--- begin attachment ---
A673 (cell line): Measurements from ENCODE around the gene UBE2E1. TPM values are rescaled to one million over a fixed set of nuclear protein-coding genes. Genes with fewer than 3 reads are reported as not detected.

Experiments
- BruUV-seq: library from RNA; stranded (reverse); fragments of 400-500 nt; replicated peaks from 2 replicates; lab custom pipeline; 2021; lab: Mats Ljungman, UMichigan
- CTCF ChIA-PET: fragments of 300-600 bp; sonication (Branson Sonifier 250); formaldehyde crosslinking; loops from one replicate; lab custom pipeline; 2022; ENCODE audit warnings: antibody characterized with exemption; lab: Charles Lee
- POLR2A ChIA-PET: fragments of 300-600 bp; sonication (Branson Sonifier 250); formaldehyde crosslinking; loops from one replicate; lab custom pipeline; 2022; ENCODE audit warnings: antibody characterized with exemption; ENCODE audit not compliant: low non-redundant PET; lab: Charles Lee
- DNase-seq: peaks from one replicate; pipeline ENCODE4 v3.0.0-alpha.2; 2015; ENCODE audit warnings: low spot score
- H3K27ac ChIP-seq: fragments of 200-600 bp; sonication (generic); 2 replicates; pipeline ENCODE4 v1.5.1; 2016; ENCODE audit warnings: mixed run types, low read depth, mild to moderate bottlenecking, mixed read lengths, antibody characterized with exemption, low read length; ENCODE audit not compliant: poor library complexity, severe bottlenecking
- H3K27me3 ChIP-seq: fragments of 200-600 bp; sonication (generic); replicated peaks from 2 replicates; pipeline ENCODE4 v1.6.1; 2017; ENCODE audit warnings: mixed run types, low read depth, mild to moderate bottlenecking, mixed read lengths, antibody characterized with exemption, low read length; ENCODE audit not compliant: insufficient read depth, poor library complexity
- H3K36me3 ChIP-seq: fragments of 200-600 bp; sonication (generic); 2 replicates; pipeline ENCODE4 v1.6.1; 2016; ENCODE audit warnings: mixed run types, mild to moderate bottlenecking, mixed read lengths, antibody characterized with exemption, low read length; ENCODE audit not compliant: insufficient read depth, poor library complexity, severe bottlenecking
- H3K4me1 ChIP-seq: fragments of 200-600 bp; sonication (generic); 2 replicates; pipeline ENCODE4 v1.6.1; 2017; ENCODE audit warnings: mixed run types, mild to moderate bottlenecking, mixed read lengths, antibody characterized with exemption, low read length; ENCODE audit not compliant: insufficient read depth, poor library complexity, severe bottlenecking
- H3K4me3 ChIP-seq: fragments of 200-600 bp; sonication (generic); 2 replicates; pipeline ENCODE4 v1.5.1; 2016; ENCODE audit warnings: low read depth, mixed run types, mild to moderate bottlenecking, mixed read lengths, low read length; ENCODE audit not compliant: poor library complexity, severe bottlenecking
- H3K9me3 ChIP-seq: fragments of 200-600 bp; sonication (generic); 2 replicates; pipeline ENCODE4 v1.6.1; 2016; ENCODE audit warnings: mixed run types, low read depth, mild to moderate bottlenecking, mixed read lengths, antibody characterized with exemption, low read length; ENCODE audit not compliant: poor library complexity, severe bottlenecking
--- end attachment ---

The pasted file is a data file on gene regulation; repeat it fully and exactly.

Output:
A673 (cell line): Measurements from ENCODE around the gene UBE2E1. TPM values are rescaled to one million over a fixed set of nuclear protein-coding genes. Genes with fewer than 3 reads are reported as not detected.

Experiments
- BruUV-seq: library from RNA; stranded (reverse); fragments of 400-500 nt; replicated peaks from 2 replicates; lab custom pipeline; 2021; lab: Mats Ljungman, UMichigan
- CTCF ChIA-PET: fragments of 300-600 bp; sonication (Branson Sonifier 250); formaldehyde crosslinking; loops from one replicate; lab custom pipeline; 2022; ENCODE audit warnings: antibody characterized with exemption; lab: Charles Lee
- POLR2A ChIA-PET: fragments of 300-600 bp; sonication (Branson Sonifier 250); formaldehyde crosslinking; loops from one replicate; lab custom pipeline; 2022; ENCODE audit warnings: antibody characterized with exemption; ENCODE audit not compliant: low non-redundant PET; lab: Charles Lee
- DNase-seq: peaks from one replicate; pipeline ENCODE4 v3.0.0-alpha.2; 2015; ENCODE audit warnings: low spot score
- H3K27ac ChIP-seq: fragments of 200-600 bp; sonication (generic); 2 replicates; pipeline ENCODE4 v1.5.1; 2016; ENCODE audit warnings: mixed run types, low read depth, mild to moderate bottlenecking, mixed read lengths, antibody characterized with exemption, low read length; ENCODE audit not compliant: poor library complexity, severe bottlenecking
- H3K27me3 ChIP-seq: fragments of 200-600 bp; sonication (generic); replicated peaks from 2 replicates; pipeline ENCODE4 v1.6.1; 2017; ENCODE audit warnings: mixed run types, low read depth, mild to moderate bottlenecking, mixed read lengths, antibody characterized with exemption, low read length; ENCODE audit not compliant: insufficient read depth, poor library complexity
- H3K36me3 ChIP-seq: fragments of 200-600 bp; sonication (generic); 2 replicates; pipeline ENCODE4 v1.6.1; 2016; ENCODE audit warnings: mixed run types, mild to moderate bottlenecking, mixed read lengths, antibody characterized with exemption, low read length; ENCODE audit not compliant: insufficient read depth, poor library complexity, severe bottlenecking
- H3K4me1 ChIP-seq: fragments of 200-600 bp; sonication (generic); 2 replicates; pipeline ENCODE4 v1.6.1; 2017; ENCODE audit warnings: mixed run types, mild to moderate bottlenecking, mixed read lengths, antibody characterized with exemption, low read length; ENCODE audit not compliant: insufficient read depth, poor library complexity, severe bottlenecking
- H3K4me3 ChIP-seq: fragments of 200-600 bp; sonication (generic); 2 replicates; pipeline ENCODE4 v1.5.1; 2016; ENCODE audit warnings: low read depth, mixed run types, mild to moderate bottlenecking, mixed read lengths, low read length; ENCODE audit not compliant: poor library complexity, severe bottlenecking
- H3K9me3 ChIP-seq: fragments of 200-600 bp; sonication (generic); 2 replicates; pipeline ENCODE4 v1.6.1; 2016; ENCODE audit warnings: mixed run types, low read depth, mild to moderate bottlenecking, mixed read lengths, antibody characterized with exemption, low read length; ENCODE audit not compliant: poor library complexity, severe bottlenecking